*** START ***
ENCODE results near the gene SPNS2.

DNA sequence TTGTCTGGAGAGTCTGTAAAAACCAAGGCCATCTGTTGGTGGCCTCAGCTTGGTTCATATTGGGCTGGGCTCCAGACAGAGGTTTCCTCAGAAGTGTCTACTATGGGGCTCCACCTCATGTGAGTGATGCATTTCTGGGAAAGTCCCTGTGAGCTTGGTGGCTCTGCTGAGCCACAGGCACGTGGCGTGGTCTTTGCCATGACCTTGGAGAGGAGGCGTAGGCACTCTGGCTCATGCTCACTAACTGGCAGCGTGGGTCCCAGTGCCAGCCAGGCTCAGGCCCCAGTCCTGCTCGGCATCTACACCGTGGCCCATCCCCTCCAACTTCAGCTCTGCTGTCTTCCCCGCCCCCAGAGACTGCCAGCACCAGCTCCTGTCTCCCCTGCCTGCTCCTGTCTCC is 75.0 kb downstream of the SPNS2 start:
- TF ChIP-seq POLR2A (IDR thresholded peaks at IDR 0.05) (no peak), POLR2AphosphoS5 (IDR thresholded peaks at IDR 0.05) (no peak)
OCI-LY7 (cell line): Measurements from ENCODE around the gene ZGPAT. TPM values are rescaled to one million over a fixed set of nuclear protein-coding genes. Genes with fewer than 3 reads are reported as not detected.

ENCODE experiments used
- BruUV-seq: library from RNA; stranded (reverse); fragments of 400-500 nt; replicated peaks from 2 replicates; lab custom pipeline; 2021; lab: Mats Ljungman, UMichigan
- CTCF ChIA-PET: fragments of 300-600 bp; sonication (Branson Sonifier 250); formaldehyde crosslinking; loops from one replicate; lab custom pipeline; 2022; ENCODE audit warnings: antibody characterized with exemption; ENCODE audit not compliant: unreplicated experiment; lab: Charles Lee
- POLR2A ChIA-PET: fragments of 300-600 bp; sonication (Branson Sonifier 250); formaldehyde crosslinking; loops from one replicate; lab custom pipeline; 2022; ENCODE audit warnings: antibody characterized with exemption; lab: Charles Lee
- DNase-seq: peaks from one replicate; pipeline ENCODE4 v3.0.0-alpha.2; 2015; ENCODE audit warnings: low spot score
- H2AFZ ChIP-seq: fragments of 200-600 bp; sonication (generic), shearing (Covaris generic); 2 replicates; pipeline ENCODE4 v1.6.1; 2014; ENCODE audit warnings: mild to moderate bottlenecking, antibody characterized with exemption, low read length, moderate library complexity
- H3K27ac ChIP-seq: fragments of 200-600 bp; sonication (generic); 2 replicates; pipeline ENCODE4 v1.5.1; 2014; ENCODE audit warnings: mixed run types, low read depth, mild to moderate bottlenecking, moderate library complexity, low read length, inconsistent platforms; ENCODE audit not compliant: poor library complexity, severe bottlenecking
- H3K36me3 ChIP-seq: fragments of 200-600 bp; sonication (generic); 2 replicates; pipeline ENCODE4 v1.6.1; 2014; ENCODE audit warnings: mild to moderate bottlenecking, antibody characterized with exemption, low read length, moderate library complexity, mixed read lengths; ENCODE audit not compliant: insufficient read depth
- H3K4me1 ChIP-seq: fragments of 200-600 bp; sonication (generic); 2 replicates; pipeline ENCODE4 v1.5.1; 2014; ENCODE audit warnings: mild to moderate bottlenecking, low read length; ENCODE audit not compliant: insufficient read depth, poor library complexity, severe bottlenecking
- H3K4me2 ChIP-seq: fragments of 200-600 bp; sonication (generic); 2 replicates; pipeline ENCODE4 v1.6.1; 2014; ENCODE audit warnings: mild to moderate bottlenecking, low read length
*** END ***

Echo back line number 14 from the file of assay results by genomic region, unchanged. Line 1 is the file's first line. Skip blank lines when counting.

- H3K4me2 ChIP-seq: fragments of 200-600 bp; sonication (generic); 2 replicates; pipeline ENCODE4 v1.6.1; 2014; ENCODE audit warnings: mild to moderate bottlenecking, low read length